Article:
A new in-wheel electric motor designed to make it easier and quicker for manufacturers to develop EVs is due to enter production later this year.
The weight-saving technology, called the Protean Drive, has been under development by Farnham-based Protean Electric for the past eight years.
“There are a number of different applications for it,” explained Protean’s Gabriel Donaldson. “It can be used for two-wheel-drive EVs, to hybridise an existing vehicle or to convert a two-wheel-drive vehicle to four-wheel drive.”
The Protean Drive is a completely self-contained ‘smart actuator’ that includes a permanent magnet and synchronous electric motor, as well as the electronics needed to make it work. Each motor produces 81kW (109bhp) and 922lb ft, so a two-wheel-drive electric vehicle could conceivably produce peak power and torque of 160kW (214bhp) and 1844lb ft.
Using self-contained wheel motors such as the Protean Drive eliminate transmissions and driveshafts and free up space in the centre of the car between the driven wheels. Cabling is minimised – two cables supplying power and another smaller one used by the main vehicle computer to control the motor.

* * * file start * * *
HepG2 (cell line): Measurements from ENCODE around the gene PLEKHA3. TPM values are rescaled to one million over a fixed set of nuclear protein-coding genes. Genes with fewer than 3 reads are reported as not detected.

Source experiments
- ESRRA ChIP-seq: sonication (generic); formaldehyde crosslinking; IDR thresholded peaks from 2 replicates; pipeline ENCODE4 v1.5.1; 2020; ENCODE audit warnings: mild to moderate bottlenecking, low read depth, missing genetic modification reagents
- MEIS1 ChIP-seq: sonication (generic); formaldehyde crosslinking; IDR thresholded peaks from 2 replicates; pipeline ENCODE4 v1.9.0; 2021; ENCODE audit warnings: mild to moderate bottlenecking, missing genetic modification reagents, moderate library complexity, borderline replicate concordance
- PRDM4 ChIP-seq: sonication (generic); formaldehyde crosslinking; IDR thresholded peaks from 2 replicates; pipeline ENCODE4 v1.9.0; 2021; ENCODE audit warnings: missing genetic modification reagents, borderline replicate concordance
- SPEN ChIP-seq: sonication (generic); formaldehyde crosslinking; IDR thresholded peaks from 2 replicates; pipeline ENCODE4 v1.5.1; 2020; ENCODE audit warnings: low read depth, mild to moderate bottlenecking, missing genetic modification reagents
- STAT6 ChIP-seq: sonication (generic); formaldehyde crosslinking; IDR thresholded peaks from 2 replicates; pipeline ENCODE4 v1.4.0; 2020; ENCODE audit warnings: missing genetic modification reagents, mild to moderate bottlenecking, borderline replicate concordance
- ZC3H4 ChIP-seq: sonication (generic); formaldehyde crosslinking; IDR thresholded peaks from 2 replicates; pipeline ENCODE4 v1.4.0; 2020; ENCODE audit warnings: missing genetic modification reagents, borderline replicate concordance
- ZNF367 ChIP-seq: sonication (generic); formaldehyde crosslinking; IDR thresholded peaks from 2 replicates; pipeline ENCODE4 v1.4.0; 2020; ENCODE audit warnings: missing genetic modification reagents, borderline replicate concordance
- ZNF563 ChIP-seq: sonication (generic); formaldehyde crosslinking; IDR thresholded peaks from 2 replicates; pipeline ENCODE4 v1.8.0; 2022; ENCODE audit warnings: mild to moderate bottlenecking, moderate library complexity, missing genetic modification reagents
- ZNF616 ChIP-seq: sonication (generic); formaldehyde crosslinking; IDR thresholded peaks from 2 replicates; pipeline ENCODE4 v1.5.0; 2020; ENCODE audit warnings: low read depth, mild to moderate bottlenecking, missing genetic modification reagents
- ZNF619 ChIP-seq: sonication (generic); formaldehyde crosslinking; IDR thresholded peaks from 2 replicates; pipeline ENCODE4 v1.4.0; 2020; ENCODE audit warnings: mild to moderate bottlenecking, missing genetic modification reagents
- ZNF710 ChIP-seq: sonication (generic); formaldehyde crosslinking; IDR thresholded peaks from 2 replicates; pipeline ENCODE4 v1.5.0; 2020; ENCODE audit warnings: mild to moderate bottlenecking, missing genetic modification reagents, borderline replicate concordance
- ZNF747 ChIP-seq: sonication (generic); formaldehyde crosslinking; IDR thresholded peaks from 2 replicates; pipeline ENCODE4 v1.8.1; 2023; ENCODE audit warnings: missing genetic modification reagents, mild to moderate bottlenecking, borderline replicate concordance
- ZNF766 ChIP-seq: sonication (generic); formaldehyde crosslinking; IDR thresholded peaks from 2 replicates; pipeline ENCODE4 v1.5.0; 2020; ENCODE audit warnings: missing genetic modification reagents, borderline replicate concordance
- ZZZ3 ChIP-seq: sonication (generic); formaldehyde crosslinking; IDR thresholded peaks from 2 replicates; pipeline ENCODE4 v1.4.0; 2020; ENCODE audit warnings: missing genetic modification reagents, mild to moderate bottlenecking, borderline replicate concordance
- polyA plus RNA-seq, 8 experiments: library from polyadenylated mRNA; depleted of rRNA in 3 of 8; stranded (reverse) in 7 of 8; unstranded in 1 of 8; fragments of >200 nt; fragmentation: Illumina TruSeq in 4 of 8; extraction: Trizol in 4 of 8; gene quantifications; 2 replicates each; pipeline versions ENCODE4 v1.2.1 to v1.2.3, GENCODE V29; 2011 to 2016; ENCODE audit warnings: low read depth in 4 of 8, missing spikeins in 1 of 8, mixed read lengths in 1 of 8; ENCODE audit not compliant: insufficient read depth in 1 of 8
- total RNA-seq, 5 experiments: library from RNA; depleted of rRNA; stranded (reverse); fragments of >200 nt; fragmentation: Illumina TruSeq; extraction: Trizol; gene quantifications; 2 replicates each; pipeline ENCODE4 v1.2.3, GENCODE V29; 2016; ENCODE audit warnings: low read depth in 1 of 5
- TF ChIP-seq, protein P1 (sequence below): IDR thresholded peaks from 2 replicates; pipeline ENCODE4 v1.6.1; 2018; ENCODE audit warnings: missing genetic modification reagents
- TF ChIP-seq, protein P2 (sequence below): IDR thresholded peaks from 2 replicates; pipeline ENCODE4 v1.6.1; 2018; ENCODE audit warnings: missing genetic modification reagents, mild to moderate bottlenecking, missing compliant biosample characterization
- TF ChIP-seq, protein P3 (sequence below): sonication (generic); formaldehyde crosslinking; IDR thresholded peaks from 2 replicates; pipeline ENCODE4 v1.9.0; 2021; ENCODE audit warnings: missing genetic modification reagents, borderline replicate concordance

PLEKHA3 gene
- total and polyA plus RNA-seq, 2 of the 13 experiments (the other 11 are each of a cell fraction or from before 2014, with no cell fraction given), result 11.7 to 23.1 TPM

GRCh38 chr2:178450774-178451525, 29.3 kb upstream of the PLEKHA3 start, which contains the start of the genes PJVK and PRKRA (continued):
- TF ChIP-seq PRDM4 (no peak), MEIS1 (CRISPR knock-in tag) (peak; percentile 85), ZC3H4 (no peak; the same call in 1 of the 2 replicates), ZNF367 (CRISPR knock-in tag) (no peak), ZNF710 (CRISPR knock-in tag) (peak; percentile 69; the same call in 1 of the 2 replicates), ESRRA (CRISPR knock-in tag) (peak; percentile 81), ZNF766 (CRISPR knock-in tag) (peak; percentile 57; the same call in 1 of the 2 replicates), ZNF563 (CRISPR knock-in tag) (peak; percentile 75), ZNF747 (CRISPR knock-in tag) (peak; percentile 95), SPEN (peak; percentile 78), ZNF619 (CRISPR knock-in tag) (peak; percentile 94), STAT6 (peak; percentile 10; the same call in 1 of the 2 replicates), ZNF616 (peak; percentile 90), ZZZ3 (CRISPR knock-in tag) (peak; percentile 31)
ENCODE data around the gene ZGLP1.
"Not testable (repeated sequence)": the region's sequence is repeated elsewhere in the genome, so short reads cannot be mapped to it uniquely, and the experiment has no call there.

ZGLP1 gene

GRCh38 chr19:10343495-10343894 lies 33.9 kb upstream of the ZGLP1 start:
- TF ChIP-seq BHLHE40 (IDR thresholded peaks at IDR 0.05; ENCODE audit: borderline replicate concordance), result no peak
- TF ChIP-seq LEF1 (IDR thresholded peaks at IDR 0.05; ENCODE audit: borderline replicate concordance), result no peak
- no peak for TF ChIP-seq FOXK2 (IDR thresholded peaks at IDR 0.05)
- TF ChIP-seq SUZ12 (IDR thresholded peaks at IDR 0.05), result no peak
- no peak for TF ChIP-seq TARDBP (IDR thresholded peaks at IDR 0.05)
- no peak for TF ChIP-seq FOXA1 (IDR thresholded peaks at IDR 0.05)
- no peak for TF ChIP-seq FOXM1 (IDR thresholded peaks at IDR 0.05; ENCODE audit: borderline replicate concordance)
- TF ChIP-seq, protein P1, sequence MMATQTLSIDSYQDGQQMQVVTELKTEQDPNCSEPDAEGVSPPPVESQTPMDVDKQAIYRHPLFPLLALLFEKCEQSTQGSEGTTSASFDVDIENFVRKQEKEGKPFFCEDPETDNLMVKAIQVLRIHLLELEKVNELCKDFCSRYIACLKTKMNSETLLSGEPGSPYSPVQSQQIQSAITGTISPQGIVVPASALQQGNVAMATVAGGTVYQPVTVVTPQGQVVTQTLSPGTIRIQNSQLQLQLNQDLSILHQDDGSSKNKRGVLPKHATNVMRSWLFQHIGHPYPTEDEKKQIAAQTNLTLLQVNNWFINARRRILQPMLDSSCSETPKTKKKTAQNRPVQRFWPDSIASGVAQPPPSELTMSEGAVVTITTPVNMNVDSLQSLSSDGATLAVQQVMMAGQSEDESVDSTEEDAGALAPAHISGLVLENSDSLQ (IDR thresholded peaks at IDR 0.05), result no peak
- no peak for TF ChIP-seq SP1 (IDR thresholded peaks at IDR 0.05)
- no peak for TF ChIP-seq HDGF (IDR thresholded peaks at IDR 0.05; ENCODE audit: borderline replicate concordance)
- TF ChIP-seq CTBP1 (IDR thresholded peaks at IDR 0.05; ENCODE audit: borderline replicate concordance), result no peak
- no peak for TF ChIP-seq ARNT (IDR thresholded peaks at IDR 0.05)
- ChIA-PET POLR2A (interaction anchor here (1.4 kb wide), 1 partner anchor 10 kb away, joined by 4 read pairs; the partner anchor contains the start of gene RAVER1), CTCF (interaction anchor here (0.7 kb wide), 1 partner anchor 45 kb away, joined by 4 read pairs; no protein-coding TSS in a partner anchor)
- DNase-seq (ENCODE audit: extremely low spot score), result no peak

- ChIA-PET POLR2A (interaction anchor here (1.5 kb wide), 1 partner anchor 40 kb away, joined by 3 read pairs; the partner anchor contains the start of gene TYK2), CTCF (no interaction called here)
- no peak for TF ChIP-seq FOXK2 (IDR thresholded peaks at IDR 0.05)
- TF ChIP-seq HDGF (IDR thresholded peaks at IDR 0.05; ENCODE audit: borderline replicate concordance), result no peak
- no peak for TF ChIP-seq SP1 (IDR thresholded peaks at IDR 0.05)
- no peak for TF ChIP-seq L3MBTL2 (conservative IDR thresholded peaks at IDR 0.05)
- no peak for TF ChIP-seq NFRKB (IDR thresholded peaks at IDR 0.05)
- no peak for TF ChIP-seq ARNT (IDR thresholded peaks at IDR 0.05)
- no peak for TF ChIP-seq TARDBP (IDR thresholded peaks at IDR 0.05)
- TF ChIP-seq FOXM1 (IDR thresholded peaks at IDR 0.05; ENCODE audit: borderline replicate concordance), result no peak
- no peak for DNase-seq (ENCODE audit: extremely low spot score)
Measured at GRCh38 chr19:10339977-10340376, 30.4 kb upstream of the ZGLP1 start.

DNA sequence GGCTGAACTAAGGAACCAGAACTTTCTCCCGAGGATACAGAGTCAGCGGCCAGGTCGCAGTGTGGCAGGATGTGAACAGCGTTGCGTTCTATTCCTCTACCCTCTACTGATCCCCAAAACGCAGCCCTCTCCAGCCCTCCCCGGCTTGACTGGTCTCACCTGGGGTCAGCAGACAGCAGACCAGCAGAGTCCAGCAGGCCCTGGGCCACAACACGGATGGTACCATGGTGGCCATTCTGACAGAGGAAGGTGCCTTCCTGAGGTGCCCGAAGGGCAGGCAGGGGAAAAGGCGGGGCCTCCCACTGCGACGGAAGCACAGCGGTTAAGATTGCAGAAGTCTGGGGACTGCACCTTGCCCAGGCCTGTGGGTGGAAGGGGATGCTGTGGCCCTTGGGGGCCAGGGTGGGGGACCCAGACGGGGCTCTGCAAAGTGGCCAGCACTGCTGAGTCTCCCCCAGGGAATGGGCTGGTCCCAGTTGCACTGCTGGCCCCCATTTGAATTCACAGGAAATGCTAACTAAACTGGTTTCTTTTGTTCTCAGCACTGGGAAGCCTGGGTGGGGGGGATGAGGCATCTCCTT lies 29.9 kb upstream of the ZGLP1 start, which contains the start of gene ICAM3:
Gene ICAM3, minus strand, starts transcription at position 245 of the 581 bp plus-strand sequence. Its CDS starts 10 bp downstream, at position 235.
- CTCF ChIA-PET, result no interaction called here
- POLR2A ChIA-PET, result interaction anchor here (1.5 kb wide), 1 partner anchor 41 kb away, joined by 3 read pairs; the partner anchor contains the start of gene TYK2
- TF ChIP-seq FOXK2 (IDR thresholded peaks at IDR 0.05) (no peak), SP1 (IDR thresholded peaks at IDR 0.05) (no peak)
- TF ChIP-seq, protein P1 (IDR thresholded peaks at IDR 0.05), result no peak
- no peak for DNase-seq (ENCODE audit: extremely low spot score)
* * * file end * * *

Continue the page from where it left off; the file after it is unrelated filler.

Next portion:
Donaldson says that, at 72kg, a pair of the motors weighs 30kg less than the electric drivetrain of a BMW i3 (102kg). However, the wheel motors still weigh more than a conventional wheel.
With that in mind, the Protean Drives were fitted to a Volkswagen Golf, the suspension of which was tuned by an independent vehicle dynamics expert. According to Donaldson, the additional unsprung weight was managed successfully and the test car was made to handle as well as a standard VW Golf GTE.
Eliminating transmission reduces friction losses by 6-8% compared with a conventional two-wheel electric drive system. The extra efficiency is a benefit during both acceleration and deceleration, so more energy is recovered during regenerative braking.